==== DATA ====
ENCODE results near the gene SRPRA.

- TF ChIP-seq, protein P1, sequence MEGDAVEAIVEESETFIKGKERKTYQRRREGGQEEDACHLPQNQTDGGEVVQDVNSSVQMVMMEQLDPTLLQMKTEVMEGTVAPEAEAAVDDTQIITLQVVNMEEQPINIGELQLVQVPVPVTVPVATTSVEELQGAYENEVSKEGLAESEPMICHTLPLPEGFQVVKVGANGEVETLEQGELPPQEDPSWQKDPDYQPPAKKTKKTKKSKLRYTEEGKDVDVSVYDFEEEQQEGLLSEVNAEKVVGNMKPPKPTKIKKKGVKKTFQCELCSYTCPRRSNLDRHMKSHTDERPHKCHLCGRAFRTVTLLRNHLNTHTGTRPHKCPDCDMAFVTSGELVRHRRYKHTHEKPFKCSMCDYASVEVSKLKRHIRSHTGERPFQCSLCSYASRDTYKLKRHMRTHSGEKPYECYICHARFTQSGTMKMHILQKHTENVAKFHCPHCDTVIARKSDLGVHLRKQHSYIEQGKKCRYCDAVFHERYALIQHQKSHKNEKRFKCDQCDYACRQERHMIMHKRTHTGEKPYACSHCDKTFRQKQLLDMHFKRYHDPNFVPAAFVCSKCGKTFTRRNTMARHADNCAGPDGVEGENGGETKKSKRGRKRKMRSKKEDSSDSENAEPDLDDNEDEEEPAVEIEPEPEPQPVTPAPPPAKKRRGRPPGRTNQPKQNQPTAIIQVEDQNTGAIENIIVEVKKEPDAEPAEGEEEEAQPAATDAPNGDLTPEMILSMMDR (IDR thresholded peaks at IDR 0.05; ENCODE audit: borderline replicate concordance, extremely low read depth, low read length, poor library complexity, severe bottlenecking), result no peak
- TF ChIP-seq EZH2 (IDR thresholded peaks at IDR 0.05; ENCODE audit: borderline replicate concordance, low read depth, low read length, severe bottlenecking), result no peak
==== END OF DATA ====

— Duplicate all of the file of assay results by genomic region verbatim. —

ENCODE results near the gene SRPRA.

- TF ChIP-seq, protein P1, sequence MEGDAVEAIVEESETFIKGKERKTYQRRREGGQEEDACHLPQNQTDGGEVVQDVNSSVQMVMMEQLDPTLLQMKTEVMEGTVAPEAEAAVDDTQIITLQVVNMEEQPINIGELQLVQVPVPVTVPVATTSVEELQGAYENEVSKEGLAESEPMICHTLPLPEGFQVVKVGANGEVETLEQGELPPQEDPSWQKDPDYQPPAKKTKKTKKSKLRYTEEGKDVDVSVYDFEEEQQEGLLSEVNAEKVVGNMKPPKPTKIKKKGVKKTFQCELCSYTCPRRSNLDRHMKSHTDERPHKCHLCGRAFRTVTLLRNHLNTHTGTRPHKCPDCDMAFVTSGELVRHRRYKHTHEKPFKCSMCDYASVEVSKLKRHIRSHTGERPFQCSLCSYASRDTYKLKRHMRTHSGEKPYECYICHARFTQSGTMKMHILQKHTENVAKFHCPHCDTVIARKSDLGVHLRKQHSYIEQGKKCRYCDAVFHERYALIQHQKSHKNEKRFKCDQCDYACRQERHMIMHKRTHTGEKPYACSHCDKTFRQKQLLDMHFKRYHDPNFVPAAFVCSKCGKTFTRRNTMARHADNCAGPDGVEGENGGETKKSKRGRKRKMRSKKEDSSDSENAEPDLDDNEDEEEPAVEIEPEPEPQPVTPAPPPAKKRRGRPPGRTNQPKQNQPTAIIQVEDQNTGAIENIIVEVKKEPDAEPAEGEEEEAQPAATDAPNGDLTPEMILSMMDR (IDR thresholded peaks at IDR 0.05; ENCODE audit: borderline replicate concordance, extremely low read depth, low read length, poor library complexity, severe bottlenecking), result no peak
- TF ChIP-seq EZH2 (IDR thresholded peaks at IDR 0.05; ENCODE audit: borderline replicate concordance, low read depth, low read length, severe bottlenecking), result no peak